I often forget about Chinatown. Not because it is easy to miss, but rather because I subconsciously avoid it the way most New Yorkers avoid the Times Square hustle. Daytime Chinatown calls to mind a crowded mess of tourists shopping for I Heart NY t-shirts and fake Ray Bans and being followed by some man incessantly chanting “Rolex. Rolex. Rolex. Prada. Prada. Prada.” I’ll pass.
Last night, however, I was pleasantly reminded of the Chinese food and culture that this part of town so perfectly preserves as my friends and I ventured out for a traditional Chinese/ Dim Sum meal. A quick litmus test of quality in a Chinatown restaurant is how many Asians are dining there. The more Chinese people in a Chinese restaurant clearly indicates an authenticity of the cuisine, and presumably taste. Last night at the Red Egg, the crowd was maybe 70 percent Asian. Well done.
My favorite feature at Chinatown restaurants is the Lazy Susan. The big wheel of sharing immediately indicates family style dining, which is my personal preference because this means you have the pleasure of tasting multiple dishes instead of committing to one entrée for the evening. The first thing placed on the Lazy Susan is usually loose-leaf tea, complimentary, to prepare your stomach for the deliciousness about to ensue.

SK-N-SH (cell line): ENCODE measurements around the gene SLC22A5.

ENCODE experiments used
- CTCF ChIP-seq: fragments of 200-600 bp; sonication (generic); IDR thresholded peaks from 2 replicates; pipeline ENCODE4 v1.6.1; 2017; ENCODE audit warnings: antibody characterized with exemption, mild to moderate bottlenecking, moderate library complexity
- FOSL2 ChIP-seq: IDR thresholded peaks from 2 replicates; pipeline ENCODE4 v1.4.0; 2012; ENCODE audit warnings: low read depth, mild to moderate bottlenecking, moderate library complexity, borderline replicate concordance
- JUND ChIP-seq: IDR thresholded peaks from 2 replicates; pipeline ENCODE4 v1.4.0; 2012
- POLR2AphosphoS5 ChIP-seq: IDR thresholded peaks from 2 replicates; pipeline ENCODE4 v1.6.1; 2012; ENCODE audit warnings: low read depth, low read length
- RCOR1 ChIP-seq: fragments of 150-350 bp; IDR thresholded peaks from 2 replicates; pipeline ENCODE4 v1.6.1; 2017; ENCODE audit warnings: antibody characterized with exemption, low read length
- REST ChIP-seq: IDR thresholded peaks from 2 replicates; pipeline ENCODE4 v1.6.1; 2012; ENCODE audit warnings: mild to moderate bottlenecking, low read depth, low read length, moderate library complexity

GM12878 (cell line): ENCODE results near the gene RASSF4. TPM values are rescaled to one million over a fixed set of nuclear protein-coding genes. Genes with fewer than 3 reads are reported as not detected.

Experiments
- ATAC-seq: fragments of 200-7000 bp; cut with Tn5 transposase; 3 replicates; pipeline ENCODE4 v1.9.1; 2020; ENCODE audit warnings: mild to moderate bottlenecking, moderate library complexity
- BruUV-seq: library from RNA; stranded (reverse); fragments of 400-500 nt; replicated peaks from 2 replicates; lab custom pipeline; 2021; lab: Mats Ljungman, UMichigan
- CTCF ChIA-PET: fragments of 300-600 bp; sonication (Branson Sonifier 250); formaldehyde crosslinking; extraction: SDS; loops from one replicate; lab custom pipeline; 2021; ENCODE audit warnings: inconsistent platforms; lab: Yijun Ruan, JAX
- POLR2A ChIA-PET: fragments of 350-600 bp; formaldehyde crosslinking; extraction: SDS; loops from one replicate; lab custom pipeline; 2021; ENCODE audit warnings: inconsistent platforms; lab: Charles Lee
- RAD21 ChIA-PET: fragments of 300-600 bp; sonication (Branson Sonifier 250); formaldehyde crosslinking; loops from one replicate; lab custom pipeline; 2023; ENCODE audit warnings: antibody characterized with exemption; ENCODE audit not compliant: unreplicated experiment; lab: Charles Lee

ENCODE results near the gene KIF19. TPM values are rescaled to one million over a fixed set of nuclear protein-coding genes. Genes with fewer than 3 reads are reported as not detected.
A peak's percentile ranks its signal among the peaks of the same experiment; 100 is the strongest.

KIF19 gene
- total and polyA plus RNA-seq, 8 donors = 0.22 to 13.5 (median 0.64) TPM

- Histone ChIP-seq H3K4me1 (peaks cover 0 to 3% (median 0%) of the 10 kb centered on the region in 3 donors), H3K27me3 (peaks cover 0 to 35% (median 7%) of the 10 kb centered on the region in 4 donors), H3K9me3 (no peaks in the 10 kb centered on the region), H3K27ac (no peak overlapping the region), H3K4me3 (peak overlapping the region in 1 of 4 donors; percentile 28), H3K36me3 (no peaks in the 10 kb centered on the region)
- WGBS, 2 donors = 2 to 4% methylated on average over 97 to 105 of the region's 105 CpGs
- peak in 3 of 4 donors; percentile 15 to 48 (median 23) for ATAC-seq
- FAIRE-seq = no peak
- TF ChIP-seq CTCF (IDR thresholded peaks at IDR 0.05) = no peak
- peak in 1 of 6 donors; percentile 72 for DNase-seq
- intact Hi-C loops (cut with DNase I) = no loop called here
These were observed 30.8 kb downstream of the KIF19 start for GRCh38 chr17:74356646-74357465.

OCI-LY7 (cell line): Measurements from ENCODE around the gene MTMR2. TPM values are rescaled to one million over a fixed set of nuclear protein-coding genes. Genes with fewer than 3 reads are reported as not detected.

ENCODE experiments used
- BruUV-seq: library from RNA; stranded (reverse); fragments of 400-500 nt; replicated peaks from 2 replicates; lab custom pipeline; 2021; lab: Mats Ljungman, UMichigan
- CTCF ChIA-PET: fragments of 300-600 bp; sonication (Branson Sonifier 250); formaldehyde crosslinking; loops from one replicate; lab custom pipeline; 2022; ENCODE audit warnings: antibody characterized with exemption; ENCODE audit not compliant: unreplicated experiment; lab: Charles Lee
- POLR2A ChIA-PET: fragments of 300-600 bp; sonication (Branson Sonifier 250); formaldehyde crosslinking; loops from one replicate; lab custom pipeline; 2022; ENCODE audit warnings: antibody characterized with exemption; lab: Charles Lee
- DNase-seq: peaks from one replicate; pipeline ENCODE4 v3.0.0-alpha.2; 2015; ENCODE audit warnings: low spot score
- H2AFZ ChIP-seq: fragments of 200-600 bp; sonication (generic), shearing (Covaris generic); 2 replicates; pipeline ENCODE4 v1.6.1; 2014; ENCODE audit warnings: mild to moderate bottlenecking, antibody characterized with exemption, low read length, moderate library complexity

Appetizers are a must and I prefer to begin with a nice set of juicy buns, also known as soup dumplings. I never had these before moving to New York and they are now a staple of my Chinese food order. They are like typical steamed dumplings, only they look a bit more spherical and have soup inside them. They can be quite tricky things to eat, thus calling on the creativity of the diner for the best way to attack them. Some people bite a hole and suck the soup out and then devour the rest of the dumpling. Others try to go for the whole thing at once. Either way, they soup dumplings are an entertaining and delectable part of my Chinatown meals.
As for the entrees, most menus are about 10 pages long so any combination of seafood/ chicken/ pork/ tofu/ veggies can usually be found or assembled in some fashion. You may have to put healthy eating agendas aside for the evening because authentic Chinese restaurants do not offer brown rice- jasmine or fried rice only! (You’ll get a good eye-roll from the waiter if you ask for brown rice.) Also, most good Chinatown restaurants use MSG in their food. Get over it. Prepare for the sodium overload and a night of hella vivid dreams (a side effect of MSG consumption).
Get ready to smile when it comes time to pay the bill. Last night each of us only owed $20 for food, including tax and tip! This is basically unheard of in NYC unless you are eating pizza or a hot dawg for dinner. If still feeling inspired by the Asian ambiance, then you can continue the night with a journey to a karaoke bar, or two.